The Champion

Thinking about Liberty University and decades of journalism struggles at private colleges

Thinking about Liberty University and decades of journalism struggles at private colleges

Over the past week or so, I have received a steady stream of email asking me to comment on a recent essay in The Washington Post that focused on an always touchy subject — efforts to do journalism education on private college campuses.

You wouldn’t know that’s what the essay is about if you merely scanned the headline — which offers your typical Donald-Trump-era news hook. The article is better than this headline.

Inside Liberty University’s ‘culture of fear’

How Jerry Falwell Jr. silences students and professors who reject his pro-Trump politics.

Yes, Trump plays a role in this piece and I am sure that Falwell’s over-the-top loyalty to the president is causing lots of tension at Liberty. However, that isn’t the main source of conflict in this article.

The main problem? Like many private schools (and even a few state schools), Liberty — on academic paper — says that it has a “journalism” program. The problem is what top administrators actually want is a public relations program that prepares students to work in Christian nonprofit groups, think tanks and advocacy publications.

This is a problem that is much bigger than Liberty. I have encountered this syndrome on campuses that are left of center as well as those on the right, during a quarter-century of so of teaching students at (or from) Christian colleges. More than a few college leaders — like Falwell — don’t want parents, donors and trustees reading student-written news material about real life on their campuses.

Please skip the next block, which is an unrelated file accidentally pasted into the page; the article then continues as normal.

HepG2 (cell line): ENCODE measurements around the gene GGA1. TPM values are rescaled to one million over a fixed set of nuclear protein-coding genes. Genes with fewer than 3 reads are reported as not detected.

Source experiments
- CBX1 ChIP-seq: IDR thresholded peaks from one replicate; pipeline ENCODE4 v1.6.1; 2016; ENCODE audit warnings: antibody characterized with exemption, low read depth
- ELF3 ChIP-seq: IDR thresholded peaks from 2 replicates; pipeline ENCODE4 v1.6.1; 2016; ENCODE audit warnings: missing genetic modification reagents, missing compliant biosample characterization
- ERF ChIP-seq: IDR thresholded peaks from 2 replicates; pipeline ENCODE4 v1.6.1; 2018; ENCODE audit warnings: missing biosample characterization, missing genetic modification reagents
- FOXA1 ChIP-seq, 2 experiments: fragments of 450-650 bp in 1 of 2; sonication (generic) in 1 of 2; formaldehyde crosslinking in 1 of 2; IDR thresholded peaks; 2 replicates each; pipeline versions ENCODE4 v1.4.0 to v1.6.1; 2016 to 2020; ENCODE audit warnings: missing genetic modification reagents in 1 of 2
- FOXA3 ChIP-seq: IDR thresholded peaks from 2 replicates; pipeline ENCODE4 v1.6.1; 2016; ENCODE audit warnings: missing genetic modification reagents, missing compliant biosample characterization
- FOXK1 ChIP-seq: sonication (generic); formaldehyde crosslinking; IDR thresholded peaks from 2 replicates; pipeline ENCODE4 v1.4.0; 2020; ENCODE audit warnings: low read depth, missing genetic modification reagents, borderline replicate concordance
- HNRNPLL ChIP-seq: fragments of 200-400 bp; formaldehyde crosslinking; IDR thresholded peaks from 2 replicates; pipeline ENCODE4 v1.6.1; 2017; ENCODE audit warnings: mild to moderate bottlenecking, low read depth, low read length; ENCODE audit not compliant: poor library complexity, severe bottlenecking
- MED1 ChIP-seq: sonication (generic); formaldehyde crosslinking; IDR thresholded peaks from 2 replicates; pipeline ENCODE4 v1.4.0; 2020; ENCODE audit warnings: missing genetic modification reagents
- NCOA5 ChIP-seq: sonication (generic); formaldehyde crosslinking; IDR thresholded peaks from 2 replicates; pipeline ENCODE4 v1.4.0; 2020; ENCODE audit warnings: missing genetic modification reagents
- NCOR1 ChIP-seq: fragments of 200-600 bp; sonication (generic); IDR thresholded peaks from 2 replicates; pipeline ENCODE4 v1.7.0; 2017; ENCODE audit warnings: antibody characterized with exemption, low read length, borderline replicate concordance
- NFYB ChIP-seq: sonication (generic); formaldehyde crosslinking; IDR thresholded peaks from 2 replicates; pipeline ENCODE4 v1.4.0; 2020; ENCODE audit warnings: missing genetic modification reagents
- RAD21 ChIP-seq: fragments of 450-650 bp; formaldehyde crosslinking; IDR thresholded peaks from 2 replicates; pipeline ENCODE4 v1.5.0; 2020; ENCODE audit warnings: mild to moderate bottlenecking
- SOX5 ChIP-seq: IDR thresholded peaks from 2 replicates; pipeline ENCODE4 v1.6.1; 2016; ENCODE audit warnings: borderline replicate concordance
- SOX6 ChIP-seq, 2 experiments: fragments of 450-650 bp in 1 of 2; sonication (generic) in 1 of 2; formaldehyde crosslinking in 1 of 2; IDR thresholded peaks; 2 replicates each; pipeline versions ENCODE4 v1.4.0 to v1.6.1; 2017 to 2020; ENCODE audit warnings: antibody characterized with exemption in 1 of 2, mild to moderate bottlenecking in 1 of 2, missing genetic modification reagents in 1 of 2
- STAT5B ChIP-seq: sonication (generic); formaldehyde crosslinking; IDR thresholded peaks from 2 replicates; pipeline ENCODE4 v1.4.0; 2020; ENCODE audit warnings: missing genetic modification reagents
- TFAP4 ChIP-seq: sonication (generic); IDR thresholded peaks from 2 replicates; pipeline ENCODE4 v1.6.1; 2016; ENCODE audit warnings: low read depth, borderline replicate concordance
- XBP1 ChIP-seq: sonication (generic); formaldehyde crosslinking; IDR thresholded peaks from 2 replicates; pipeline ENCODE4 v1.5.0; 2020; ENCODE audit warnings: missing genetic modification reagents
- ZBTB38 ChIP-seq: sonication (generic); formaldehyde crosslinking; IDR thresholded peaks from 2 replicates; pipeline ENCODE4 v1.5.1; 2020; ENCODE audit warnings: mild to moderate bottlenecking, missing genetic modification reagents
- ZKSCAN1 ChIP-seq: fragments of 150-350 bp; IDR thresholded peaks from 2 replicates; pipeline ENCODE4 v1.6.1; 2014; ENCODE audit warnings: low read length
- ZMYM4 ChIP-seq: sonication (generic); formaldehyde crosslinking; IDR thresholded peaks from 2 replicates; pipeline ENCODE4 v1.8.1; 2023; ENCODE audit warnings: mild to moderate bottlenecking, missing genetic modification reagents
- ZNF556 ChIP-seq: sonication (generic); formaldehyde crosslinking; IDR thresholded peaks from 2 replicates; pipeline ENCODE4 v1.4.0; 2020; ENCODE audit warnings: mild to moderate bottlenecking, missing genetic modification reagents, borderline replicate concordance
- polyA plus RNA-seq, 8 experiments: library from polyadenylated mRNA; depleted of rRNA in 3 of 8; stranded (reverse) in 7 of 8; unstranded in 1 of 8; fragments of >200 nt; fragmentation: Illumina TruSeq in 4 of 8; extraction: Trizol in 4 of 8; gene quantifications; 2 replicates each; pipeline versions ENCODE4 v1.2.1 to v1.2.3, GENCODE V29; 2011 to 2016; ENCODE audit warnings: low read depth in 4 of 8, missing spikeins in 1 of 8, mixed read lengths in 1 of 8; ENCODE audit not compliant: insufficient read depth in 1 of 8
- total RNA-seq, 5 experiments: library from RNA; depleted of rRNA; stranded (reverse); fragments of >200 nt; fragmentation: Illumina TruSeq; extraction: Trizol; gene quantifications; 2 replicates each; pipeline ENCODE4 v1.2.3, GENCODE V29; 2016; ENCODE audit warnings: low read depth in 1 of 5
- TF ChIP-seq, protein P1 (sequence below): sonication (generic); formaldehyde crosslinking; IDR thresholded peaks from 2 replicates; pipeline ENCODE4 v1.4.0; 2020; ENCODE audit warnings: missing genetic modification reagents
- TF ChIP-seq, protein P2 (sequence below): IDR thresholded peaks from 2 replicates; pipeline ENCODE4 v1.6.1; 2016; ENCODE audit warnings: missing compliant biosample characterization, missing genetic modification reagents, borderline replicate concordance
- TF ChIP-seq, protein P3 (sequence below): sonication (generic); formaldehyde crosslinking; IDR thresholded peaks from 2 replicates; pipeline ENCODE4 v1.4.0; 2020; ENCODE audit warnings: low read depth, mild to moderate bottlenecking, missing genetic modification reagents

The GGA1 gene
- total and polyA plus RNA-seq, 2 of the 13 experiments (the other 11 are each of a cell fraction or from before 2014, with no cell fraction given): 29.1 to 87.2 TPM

Real life? Here is the issue that I always use as my line in the sand, when studying conflicts about college journalism programs: Will school officials allow news reports about issues that produce public documents, like police reports.

Sure enough, that’s where former Liberty University journalist Will Young begins his Post essay. This is long, but essential:

Please respect our Commenting Policy

Falwell, Trump and the Christian college press: Yes, some leaders prefer PR over hard news

Falwell, Trump and the Christian college press: Yes, some leaders prefer PR over hard news

So what, precisely, is the history of that famous -- some would say cynical -- quote about the freedom of the press and who gets to exercise that right and who does not?

I'm referring to something that I ad-libbed into this week's Crossroads podcast. This week's discussion with host Todd Wilken (click here to tune that in) focuses on the mini-media storm about Liberty University President Jerry Falwell, Jr., and his decision to quash a column critical of Donald Trump (his "locker-room" remarks about women, to be precise) in the campus newspaper, The Champion.

You can find several versions of the quote, as demonstrated by this entry at the "Quote Investigator" website:

(1) Freedom of the press belongs to those who own one.
(2) Freedom of the press is confined to the people who own one.
(3) Freedom of the press is limited to those who own one.
(4) Freedom of the press is guaranteed only to those who own one.

As often happens in live recording sessions, when one is 60-something years old, I could not remember the person who originated this famous quotation, whatever it is. I almost said "H. L. Mencken," which appears to be a common mistake. The folks at Quote Investigator noted:

An exact match to the fourth expression was printed in the “The New Yorker” magazine in 1960. A.J. Liebling wrote an essay titled “The Wayward Press: Do You Belong in Journalism?” that included the following passage. Boldface has been added to excerpts:
"The best thing Congress could do to keep more newspapers going would be to raise the capital-gains tax to the level of the income tax. (Freedom of the press is guaranteed only to those who own one.) There are irresistible reasons for a businessman either to buy or to sell, and anybody who owns the price of a newspaper nowadays must be a businessman."

Ah, but note that this quote is between parentheses. Was he paraphrasing something he read elsewhere? The QI team noted that there are similar ideas in articles a few decades earlier.

What does this have to do with Falwell, Liberty and the anti-Trump column?

Please respect our Commenting Policy